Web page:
Deep thoughts from deep readers

Stop Blaming Men

Is Maggie Young (“Peter Pan in San Diego”) vying for the Eternal Sunshine of the Spotless Mind reward of the post-sexual revolution when she passes herself off as an eternal virgin yet perpetual whore?

Since men, God bless ’em, think and act differently than women, does she expect them not to respond to sexual stimuli? Have her “Southern roots” not provided her with any concept of self-control — physical, emotional, intellectual, and/or sexual?

A brief scan of the book of Proverbs (she’s from the Bible Belt, after all), especially the first few chapters, should be a mind-opener.

Enough already, with blaming men for your own behavior! Take some responsibility, lady from the South!

  • Name Withheld
  • East Village

Minimum Wage for the Minimally Skilled

Dave Rice’s article, “Food Service Workers Rally for Higher Minimum Wage,” is an interesting piece of journalism. He quotes a fast food worker, the director of a socialist action group, and a labor leader, but includes no counterargument from a recognized economist, or a fast-food industry spokesperson.

The report also contains some large holes. For example, to what size dwelling does the average rent of $1300, cited by Ms. Crawford, apply? A studio? One bedroom, one bath? Two bedroom single family home? And from what orifice did Mr. Barrera pull that figure of 40,000 jobs that would be created by paying such workers a living wage?

Fast food jobs are minimum wage for the minimally skilled or untrained, with which no reasonable person should expect to be able to support a family. High school students in need of gas and movie money have, until recently, been the majority holders of such jobs.

An increase in wages to $15-$20/hour will initially result in $7 Big Macs and $3 rolled tacos, followed by mass closures of fast food outlets, and even more hardship for these workers. Raising the minimum wage does nothing but raise the prices of everything else, and makes politicians look like noble humanitarians for a few weeks.

Contrary to Mr. Barrera’s belief, living-wage jobs are created when banks lend money to brilliant, hard-working folks (Thomas Edison, Henry Ford, and Bill Gates leap to mind) who have great ideas and the energy to start and grow businesses that employ thousands; not by folks who print tons of money and raise taxes.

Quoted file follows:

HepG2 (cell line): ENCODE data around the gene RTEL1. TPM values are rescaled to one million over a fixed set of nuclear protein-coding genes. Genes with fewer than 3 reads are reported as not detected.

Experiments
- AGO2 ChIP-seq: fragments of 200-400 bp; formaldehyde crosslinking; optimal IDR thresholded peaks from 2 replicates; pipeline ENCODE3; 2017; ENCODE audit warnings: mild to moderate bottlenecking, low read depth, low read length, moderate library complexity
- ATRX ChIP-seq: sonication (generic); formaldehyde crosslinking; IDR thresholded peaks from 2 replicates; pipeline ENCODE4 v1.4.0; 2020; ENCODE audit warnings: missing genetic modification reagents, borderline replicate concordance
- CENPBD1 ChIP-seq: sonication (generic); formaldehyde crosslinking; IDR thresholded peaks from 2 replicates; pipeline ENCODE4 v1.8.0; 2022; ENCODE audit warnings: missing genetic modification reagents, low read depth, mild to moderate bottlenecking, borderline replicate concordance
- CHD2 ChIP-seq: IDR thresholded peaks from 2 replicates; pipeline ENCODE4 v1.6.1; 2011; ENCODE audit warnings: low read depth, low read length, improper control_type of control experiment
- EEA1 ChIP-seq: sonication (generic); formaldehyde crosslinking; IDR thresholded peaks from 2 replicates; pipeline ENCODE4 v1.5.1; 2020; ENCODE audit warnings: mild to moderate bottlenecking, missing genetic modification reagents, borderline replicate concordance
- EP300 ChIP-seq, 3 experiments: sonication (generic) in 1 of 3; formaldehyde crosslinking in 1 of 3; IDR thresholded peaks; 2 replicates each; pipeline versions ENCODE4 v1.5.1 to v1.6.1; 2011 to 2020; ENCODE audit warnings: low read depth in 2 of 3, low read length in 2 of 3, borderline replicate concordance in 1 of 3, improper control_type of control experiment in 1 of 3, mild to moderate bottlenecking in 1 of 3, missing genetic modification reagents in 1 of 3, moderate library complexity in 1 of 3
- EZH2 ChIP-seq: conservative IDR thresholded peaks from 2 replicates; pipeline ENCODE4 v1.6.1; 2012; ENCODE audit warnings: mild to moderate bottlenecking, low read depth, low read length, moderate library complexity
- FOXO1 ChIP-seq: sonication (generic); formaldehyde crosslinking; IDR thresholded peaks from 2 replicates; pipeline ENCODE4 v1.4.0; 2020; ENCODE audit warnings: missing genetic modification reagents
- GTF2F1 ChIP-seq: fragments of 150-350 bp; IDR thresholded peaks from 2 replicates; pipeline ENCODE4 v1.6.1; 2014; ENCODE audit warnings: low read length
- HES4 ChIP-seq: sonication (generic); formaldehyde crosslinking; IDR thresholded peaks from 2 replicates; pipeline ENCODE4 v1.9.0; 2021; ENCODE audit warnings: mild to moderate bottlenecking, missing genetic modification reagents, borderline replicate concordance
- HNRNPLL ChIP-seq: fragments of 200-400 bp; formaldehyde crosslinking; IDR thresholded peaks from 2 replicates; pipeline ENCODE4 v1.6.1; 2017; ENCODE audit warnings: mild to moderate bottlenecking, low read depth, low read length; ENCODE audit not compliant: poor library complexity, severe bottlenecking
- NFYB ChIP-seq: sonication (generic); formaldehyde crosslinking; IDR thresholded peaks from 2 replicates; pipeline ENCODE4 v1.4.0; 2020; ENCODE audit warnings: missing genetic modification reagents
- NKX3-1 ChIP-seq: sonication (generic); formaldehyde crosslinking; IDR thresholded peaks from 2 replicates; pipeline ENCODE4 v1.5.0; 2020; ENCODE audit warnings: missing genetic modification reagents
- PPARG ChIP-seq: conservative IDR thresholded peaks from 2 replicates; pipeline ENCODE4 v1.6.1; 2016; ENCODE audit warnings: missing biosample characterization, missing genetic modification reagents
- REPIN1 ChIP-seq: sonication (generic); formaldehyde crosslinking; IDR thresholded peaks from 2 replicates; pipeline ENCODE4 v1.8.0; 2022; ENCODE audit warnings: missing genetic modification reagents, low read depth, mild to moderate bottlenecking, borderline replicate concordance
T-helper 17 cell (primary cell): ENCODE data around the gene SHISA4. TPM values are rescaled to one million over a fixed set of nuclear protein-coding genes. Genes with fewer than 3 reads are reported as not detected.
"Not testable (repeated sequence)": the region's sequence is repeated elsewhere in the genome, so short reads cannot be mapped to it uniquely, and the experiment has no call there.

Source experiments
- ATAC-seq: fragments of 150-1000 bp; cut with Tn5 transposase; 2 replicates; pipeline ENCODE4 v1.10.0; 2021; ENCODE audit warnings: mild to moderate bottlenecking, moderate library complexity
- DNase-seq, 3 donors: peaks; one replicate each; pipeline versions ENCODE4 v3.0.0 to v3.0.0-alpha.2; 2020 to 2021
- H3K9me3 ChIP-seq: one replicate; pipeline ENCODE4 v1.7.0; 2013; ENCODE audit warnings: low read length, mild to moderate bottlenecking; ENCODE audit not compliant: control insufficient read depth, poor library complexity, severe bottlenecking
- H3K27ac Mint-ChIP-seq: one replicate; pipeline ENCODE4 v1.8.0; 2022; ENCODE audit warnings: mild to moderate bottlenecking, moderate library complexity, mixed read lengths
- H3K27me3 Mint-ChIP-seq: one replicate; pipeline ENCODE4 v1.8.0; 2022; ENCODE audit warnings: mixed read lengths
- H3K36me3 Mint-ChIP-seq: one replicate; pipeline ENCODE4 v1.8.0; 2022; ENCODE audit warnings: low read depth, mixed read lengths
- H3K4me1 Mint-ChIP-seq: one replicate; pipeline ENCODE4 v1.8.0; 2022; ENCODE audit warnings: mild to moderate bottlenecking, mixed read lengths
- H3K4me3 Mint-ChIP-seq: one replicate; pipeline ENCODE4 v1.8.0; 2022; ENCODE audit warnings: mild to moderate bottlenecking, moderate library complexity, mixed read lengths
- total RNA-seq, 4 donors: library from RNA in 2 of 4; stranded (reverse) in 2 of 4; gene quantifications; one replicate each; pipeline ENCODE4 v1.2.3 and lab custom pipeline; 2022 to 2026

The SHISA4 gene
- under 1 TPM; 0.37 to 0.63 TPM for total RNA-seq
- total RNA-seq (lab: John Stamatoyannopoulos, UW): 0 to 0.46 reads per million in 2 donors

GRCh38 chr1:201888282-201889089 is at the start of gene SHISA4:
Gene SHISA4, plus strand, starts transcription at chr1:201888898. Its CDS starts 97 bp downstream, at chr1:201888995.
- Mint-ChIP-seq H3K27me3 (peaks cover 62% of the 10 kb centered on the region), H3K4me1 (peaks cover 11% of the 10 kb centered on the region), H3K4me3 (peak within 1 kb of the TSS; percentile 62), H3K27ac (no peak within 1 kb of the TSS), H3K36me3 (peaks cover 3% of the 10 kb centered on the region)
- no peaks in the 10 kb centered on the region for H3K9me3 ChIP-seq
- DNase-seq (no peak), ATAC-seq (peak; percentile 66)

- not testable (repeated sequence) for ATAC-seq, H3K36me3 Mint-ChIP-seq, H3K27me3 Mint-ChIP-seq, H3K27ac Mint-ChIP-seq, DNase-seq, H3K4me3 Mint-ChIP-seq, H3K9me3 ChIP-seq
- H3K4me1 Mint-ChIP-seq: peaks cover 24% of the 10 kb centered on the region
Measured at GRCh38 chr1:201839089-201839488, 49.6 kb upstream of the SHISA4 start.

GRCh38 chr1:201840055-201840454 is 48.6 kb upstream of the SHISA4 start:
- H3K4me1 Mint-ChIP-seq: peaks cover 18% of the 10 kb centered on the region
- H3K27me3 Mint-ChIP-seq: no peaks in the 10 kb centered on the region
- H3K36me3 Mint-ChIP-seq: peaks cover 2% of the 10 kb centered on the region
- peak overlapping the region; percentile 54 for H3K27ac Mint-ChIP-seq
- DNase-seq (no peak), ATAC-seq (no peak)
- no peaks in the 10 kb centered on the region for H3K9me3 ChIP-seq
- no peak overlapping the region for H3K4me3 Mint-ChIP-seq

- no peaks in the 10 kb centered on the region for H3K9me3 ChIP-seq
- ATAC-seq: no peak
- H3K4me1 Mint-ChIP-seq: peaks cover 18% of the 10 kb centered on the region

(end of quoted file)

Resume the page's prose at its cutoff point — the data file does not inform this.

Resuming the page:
• Salvatore Scafidi
  • Mission Hills

More Ink for Bush

Excellent article by Robert Bush on Anthony Davis, one of the most undersung masters of American music (Blurt: “Our Pulitzer Pianist”). It’s great to see regular blog postings by Bush, notable for the insight and passion about what is going on in jazz improvisation. How about giving him more print exposure?

It is no secret that he has championed my music, which I’m grateful for, yet this isn’t the point. His contributions have boosted a vibrant and artistically diverse spectrum of the jazz scene here in San Diego, not as a museum but as a living art form. The print readership needs to profit from his point of view as well.

  • Mark Dresser
  • via email

Hip-Hop Is for Grown-Ups

Re Art Subject/Object: “Carly Newman Tries Art, Succeeds!

Carly. Sweetheart. Leave the hip-hop lyrics to the grown-ups. The n-word is just a little too much for you to handle right now.

Oh, one more thing. I think you messed up on the keyboard when choosing your college major. It should have been “ethics” not “ethnic studies.” I guess your parents forgot to mention that just because someone pays you for something doesn’t mean you’ve done the right thing.

  • Beverly Griffin
  • via email

Page Rundown

The August 29 edition of the Reader offered several fresh insights into the alternate reality you seem to be creating — and I’m not speaking of SD on the QT.

On page 40, in the second paragraph of “You shot me!” you have “the bullet did not touch the 16-month-old male fetus.” Bit long in the gums for a fetus, isn’t it?

Then, in Blurt comes the fascinating story of Anthony Davis. On page 66 he implies he stayed in school to avoid the draft. Well, I was 18 in 1971 as well, and also had a very low lottery number. The fact is that student deferments were no longer in effect at the time. He’s being very disingenuous here, which makes me wonder about the reality of all the other alleged facts in the piece.

Onto the movie scene, on page 84. In the last paragraph of Scott Marks’s Midnight Cowboy memoir, he perpetuates the near-legendary falsehood that in the film Goldfinger, Oddjob has a razor-thin hat. Metal? Yes. Razor? Never. Did Marks ever even see Goldfinger?

I was beginning to become nauseous when I bounced to the conclusion of Barbarella’s latest episode of narcissism, where she once-again called her husband “beh-beh.” I had encountered the perfect instant purgative.

  • Jeorges Alvina
  • North Park

Blowin’ in the Wind

I was really disappointed to read your recent article “They’re Everywhere Out Here.” It repeats a lot of false claims with regards to wind energy and public health.